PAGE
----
The Holy Father said the Church now had one year to mature its reflections and “to find concrete solutions to so many difficulties and innumerable challenges that families must confront; to give answers to the many discouragements that surround and suffocate families”.
President of the Australian Catholic Bishops Conference (ACBC), Archbishop Denis Hart, who attended the synod and helped develop the final document, said that over the coming months, the ACBC would review the ‘lineamenta’ (guidelines) presented to each episcopal conference following the conclusion of the extraordinary synod.
“The Australian Bishops will continue to pray for families everywhere, in particular reflecting on how we can accompany and lead those in difficult situations, such as single women bringing up children and those who have divorced and remarried, towards participation in Church life,” he said.
Extraordinary Family Synod Question and Answer
By Ben Smith, Director, Family & Life Office
Q: What is a Synod?
A Synod is an assembly of Bishops from around the world who provide counsel to the Holy Father on important questions facing the Church. Synods were established by Blessed Paul VI in 1965, shortly after the close of the Second Vatican Council.
Synods can occur in an Ordinary or an Extraordinary form. An Ordinary Synod involves a meeting of all the world’s bishops to deal with matters of importance. An Extraordinary Synod involves a smaller group of bishops to deal with matters that need immediate attention. The Synod on the Family is taking place in two parts. Firstly, the recent meeting held in October was an Extraordinary Synod involving 253 people. Next year, from 4-25 October, an Ordinary Synod on the Family will take place with a much bigger group of bishops and advisers from around the world.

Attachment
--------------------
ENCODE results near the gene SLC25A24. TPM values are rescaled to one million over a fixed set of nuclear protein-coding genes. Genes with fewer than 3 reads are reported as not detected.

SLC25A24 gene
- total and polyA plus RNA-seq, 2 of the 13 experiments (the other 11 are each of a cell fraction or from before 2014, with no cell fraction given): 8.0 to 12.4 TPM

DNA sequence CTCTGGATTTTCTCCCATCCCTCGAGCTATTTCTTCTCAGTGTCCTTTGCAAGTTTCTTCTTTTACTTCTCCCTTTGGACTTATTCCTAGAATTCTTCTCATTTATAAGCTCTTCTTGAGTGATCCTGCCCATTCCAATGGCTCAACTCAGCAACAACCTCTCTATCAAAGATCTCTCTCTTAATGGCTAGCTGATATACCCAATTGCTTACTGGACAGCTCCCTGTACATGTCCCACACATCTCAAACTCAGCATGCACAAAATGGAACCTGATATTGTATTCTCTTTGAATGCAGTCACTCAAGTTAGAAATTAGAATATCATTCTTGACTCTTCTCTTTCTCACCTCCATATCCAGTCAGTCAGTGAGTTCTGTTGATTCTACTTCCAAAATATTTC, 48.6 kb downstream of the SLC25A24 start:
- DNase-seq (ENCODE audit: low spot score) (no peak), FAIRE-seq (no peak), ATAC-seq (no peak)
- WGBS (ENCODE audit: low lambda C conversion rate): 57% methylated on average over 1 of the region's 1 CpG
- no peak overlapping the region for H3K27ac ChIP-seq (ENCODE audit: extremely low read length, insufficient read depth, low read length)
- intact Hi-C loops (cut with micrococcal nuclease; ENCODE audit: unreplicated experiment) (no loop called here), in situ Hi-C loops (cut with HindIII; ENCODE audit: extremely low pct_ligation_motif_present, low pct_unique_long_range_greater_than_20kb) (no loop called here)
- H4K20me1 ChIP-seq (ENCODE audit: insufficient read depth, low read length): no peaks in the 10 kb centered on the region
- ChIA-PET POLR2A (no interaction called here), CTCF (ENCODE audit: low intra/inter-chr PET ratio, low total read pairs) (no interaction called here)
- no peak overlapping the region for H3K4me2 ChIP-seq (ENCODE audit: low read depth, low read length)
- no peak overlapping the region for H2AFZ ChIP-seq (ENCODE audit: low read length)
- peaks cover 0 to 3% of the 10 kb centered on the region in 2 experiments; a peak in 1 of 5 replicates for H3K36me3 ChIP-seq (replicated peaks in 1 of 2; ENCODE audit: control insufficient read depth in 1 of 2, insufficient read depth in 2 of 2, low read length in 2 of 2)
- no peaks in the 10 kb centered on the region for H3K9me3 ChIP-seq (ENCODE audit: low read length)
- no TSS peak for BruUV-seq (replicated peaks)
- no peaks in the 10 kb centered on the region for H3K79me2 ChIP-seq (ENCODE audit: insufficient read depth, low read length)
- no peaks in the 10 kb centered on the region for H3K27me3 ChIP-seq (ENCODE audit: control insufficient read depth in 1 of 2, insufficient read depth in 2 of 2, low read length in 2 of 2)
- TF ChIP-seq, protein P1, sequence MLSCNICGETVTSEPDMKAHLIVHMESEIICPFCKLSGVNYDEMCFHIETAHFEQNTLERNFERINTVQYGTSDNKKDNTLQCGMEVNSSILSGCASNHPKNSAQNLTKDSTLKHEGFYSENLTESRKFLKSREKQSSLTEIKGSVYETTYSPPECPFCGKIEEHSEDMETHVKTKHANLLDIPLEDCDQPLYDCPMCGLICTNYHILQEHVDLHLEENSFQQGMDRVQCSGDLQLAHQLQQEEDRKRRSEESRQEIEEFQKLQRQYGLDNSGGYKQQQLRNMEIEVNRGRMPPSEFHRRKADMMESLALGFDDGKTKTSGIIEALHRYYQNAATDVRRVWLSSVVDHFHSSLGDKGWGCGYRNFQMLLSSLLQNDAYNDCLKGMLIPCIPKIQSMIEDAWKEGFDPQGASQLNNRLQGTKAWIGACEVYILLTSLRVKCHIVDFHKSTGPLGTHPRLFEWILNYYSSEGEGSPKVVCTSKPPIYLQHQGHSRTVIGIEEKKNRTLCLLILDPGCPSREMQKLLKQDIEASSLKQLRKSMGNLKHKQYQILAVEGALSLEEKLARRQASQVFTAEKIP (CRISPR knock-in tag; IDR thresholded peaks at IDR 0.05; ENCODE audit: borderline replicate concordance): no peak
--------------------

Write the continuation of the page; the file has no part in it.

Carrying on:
Q: Why are we having a Synod on the Family?
Since the sexual revolution in the late 1960s, the social context of marriage and family has changed substantially. In the Western world, the whole definition of marriage is being questioned and in some places completely redefined. The level of marriage and family breakdown has escalated considerably over the past 30 years. As families are the cornerstone of society and the Church, it is important for the Church to develop appropriate pastoral responses to help strengthen families and to reach out to the marginalised and estranged.
Q: Is the Synod on the Family going to change Church teaching?
The teaching of the Church is always developing in response to new issues or doctrinal questions that surface in different historical periods. This development happens in an organic way that builds on previous teaching. In the area of marriage and the family, there has been a significant degree of development over the past 100 years largely as a result of the Second Vatican Council and St John Paul II. It is highly unlikely that the Church will change the substance of its teaching on divorce or same sex ‘marriage’. The Synod may change the Church’s pastoral approach on certain issues or even the way it explains the Gospel of the Family to the modern world.
Q: What happens next?
The next stage is the Ordinary Synod to be held in October 2015. It will involve more discussion and development of a final summary document that will be voted on by the bishops. The third stage will involve Pope Francis, who will take the final summary document from the Ordinary Synod and produce an Apostolic Exhortation highlighting the key issues that he believes the Church needs to focus on in the area of marriage and family. This Exhortation should be released in 2016.